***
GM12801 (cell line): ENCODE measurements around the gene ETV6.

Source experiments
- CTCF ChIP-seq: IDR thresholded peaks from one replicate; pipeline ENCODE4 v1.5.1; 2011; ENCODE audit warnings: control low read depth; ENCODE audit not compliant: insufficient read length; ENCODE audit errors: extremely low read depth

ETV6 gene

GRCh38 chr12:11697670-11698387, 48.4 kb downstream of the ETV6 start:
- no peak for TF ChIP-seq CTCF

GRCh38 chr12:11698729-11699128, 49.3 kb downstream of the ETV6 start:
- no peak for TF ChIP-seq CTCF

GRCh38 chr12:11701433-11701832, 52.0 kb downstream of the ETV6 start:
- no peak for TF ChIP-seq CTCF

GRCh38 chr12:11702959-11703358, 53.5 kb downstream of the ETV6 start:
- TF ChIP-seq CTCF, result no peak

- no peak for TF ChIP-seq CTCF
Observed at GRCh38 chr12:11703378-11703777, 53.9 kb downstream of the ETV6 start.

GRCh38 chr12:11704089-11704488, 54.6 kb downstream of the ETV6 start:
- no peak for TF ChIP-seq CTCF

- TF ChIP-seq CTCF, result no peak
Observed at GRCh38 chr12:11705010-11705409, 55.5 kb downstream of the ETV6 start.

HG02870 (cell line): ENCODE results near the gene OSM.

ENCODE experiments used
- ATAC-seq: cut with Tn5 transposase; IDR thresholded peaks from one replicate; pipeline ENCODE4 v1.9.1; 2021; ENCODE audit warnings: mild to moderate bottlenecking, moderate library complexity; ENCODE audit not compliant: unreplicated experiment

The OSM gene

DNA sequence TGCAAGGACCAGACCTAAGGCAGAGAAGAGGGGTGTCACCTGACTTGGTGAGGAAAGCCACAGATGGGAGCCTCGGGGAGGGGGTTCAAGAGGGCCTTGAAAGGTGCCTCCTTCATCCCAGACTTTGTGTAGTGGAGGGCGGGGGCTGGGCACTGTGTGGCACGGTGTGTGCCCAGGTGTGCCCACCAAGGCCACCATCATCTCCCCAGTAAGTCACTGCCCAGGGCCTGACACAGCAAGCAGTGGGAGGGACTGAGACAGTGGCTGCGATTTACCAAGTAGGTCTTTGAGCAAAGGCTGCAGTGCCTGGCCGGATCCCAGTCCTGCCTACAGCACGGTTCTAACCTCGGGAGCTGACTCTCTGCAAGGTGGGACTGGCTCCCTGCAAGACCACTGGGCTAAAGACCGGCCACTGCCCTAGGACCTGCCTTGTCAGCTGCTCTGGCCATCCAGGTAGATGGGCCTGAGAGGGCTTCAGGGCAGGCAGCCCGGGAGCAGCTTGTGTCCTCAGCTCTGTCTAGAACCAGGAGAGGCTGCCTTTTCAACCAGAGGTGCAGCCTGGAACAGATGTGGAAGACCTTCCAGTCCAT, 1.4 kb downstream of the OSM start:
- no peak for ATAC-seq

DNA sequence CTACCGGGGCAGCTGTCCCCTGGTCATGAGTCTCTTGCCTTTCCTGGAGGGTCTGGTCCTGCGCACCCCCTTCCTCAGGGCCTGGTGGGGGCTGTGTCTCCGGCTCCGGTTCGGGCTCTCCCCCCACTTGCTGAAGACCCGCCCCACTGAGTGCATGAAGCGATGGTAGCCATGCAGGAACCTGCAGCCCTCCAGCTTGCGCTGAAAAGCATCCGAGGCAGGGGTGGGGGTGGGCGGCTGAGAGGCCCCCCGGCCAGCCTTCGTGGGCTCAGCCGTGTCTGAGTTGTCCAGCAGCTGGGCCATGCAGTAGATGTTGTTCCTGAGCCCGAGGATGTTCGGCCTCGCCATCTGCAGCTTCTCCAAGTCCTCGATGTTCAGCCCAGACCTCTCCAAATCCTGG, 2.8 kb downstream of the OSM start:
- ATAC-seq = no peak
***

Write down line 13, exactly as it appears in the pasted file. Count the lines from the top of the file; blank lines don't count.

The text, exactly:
- no peak for TF ChIP-seq CTCF